It’s Monday, What are You Reading is a meme hosted by Jen from Teach Mentor Texts and Kellee and Ricki from Unleashing Readers (new host of Monday reading: Kathryn T at Book Date). Since two of our friends, Linda from Teacher Dance and Tara from A Teaching Life have been joining this meme for quite awhile now, we thought of joining this warm and inviting community.
I’ve been meaning to feature these two gorgeous picturebooks for awhile now. I have the perfect reason to do this now as we celebrate Middle Eastern literature until end of June.
Written by: Odile Weulersse Illustrated by: Rebecca Dautremer
Published by: Eerdmans Books For Young Readers, 2013 ISBN: 0802854168 (ISBN13: 9780802854162). Bought a copy of the book. Book photos taken by me.
The young Nasreddine was accompanying his father, Mustafa, to the market, when they came across a vizier on an Arabian horse who made fun of the fact that Mustafa was the one atop the donkey while his son followed behind. Mustafa calmly told the laughing people that “Your words, sir, are hurting my ears.” Yet, Nasreddine was deeply affected by this. And so the next time that they went to the market, the young boy made up some excuse so that it is he who would ride the donkey, while his father walks.
A group of old women who chanced upon them shook their heads and claimed that children these days are just so different, no respect for older folks. And so it goes. Each time Nasreddine hears a disparaging remark, he makes sure that he adjusts his behaviour the next time he and his father go to the market, with increasingly disastrous results.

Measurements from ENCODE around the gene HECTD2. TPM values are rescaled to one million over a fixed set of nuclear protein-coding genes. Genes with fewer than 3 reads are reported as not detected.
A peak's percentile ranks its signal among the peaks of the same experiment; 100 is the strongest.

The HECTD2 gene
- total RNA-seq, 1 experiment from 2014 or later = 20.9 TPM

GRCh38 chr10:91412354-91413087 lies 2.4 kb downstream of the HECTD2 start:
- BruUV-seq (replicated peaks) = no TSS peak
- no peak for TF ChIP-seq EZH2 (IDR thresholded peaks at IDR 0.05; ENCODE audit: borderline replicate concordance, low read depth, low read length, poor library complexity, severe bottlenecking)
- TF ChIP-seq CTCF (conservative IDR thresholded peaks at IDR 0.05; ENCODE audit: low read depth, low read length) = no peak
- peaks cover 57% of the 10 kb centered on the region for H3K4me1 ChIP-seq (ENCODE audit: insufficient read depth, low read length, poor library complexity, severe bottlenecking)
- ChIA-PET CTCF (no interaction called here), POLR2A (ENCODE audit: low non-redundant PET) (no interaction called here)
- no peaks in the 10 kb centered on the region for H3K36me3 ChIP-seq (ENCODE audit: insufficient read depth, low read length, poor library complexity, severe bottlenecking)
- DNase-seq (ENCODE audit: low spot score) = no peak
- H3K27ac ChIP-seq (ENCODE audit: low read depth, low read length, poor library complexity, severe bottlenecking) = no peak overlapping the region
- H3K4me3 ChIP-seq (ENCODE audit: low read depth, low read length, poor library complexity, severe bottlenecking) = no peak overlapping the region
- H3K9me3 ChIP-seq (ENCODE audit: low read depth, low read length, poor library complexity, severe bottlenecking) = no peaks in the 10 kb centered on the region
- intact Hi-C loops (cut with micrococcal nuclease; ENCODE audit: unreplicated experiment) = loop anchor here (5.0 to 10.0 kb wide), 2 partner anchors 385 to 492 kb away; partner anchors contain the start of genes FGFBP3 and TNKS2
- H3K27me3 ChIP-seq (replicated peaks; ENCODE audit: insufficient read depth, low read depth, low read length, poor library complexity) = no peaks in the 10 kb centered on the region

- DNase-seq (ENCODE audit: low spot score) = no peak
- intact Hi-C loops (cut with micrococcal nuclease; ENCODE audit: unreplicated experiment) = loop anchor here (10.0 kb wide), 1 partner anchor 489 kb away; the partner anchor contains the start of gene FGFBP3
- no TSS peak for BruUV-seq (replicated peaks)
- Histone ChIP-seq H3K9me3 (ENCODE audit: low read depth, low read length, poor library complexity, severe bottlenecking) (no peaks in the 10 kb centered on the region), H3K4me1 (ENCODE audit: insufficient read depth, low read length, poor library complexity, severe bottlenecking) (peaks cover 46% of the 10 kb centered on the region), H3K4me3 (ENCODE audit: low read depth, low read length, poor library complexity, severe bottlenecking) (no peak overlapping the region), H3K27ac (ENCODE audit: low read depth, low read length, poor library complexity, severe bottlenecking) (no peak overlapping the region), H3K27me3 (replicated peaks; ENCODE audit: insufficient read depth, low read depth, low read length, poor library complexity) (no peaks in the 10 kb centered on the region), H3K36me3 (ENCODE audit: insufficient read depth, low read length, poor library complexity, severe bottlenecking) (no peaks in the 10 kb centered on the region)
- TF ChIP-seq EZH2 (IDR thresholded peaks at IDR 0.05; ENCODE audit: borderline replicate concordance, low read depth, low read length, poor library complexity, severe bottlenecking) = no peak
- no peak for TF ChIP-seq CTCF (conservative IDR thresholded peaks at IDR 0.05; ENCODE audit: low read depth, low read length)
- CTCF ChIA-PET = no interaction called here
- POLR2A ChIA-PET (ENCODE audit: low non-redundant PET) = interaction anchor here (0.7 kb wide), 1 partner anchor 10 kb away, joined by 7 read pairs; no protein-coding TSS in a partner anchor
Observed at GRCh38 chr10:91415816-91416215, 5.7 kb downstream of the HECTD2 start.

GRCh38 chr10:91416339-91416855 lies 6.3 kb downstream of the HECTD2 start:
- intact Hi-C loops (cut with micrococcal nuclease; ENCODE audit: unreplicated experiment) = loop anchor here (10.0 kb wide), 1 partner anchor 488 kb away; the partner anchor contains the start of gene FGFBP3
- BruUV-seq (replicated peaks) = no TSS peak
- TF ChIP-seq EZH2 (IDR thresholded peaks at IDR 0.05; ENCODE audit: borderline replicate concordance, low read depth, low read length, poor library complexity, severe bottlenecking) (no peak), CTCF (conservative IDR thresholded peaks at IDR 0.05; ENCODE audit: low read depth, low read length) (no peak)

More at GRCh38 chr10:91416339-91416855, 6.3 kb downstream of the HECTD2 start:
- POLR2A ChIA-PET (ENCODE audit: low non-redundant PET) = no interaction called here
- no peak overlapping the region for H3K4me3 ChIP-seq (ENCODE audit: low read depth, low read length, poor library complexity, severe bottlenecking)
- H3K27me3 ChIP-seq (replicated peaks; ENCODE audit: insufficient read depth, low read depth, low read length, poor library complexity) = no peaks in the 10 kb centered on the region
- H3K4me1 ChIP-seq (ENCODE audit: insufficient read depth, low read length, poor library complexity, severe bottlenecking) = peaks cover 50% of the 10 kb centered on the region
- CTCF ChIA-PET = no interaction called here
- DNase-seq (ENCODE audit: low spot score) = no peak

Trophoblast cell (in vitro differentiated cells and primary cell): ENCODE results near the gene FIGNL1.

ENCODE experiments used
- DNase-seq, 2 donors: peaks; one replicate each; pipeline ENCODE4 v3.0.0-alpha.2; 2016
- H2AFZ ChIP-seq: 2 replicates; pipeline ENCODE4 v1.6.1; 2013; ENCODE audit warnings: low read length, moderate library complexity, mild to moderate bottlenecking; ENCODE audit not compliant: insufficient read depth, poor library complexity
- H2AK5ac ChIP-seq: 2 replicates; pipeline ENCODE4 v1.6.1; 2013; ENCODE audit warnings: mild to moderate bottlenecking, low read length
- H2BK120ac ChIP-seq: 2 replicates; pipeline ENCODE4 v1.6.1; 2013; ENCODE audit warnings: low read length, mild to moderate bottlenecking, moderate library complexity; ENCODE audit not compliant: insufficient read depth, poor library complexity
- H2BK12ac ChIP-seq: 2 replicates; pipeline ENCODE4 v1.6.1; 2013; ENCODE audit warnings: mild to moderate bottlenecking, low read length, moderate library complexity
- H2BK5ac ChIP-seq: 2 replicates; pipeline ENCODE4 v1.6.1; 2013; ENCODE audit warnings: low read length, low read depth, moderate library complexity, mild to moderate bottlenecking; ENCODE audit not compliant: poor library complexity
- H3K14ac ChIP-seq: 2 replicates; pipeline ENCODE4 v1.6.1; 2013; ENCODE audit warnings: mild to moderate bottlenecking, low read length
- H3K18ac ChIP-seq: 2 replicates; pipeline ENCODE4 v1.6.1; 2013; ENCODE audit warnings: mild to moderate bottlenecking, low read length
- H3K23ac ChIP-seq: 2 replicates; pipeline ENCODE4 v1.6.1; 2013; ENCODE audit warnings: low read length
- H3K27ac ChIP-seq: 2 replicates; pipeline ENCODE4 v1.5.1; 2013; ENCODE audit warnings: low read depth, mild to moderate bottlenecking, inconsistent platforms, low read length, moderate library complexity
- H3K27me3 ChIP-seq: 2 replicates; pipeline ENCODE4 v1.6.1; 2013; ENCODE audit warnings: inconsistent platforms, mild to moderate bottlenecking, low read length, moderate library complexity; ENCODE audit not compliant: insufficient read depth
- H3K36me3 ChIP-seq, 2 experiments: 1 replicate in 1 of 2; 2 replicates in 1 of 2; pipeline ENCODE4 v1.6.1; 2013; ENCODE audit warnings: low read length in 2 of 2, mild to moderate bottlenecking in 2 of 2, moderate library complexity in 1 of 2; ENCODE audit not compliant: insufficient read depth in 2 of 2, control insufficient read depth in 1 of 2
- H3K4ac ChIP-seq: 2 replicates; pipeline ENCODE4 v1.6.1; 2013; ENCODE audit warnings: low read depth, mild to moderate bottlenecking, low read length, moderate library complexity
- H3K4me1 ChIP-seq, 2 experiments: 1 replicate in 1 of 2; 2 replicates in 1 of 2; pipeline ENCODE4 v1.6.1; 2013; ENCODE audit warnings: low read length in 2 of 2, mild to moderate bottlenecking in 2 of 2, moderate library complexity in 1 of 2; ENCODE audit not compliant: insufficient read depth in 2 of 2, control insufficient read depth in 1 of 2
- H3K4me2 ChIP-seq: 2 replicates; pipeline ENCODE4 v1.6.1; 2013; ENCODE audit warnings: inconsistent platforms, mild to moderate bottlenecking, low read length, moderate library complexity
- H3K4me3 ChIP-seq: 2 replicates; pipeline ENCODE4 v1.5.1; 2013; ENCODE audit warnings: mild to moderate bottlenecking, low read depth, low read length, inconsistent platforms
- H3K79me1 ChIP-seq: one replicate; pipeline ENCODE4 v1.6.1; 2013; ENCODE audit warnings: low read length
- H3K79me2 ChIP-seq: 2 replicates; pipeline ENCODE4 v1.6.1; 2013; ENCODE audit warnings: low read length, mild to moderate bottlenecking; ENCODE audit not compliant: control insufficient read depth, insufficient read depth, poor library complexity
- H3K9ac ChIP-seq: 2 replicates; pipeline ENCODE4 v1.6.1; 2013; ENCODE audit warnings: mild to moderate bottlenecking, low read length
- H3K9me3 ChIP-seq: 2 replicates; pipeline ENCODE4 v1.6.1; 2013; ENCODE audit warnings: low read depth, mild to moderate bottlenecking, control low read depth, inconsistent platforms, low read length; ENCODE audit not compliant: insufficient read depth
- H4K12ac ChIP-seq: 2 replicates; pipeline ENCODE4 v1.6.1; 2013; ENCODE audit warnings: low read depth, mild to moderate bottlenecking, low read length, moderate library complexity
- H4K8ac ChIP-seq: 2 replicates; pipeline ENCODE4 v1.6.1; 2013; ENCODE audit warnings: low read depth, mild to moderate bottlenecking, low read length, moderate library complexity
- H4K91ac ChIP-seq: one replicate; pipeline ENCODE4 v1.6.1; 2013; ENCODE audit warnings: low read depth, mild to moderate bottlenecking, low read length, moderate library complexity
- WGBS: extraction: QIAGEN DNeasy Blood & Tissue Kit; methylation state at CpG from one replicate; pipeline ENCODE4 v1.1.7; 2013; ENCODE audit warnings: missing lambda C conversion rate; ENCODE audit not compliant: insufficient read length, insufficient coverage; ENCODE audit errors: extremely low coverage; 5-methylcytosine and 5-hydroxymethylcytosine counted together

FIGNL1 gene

Until finally, his father sat down with him and asked him to use his “common sense” rather than listen to each and every criticism that he hears from people around him. This is the perfect title to introduce to young readers to help them discern between hurtful words that don’t really mean anything and constructive messages that they should listen to. This is a lovely story on how to deal with teasing, judgments made by people around you, and carelessly thrown words that wound. It is also a perfect reminder that we simply can not please everyone around us, and that ultimately, what truly matters is how you feel about yourself, your honest intentions, and the good work that you do. It also reminded me of this quote from Dr. Seuss.
Written and Illustrated by: Evan Turk
Published by: Atheneum Books for Young Readers, 2016. ISBN: 1481435183 (ISBN13: 9781481435185). Bought a copy of the book. Book photos taken by me.
I fell in love with this book last year when it first came out. It has a story-within-a-story-within-a-story format, that is reminiscent of Arabian Nights. There is also an evil djinn, a drought, and the power of words to save an entire town.
The way that each tale is woven into another in an Inception-like fashion has been masterfully executed, that one does not really come away feeling lost – although younger readers would definitely need a bit more scaffolding. Evan Turk’s art with its broad swirling brushstrokes does the story so much justice.
Turk also provided more information in his Author’s Note as he talked about the magic of storytelling, and situating it from within his inspiration and setting for this story: Morocco.
Morocco’s public storytellers, or hlaykia, have been learning, preserving, and sharing stories for nearly one thousand years. These stories have been passed down from generation to generation and have become a part of the cultural fabric. The power of these storytellers lies in their audience, or halka, meaning “circle,” “ring,” or “link.” With the hlaykia in the center, the audience forms an expanding circle and is linked with the generations who came before them through the stories.
However, it was pointed out that as more people gravitate towards the internet and television, a lot of the storytellers are disappearing. This tribute by Evan Turk shows how we should do what we can to not let that happen. This is definitely a book to fall in love with.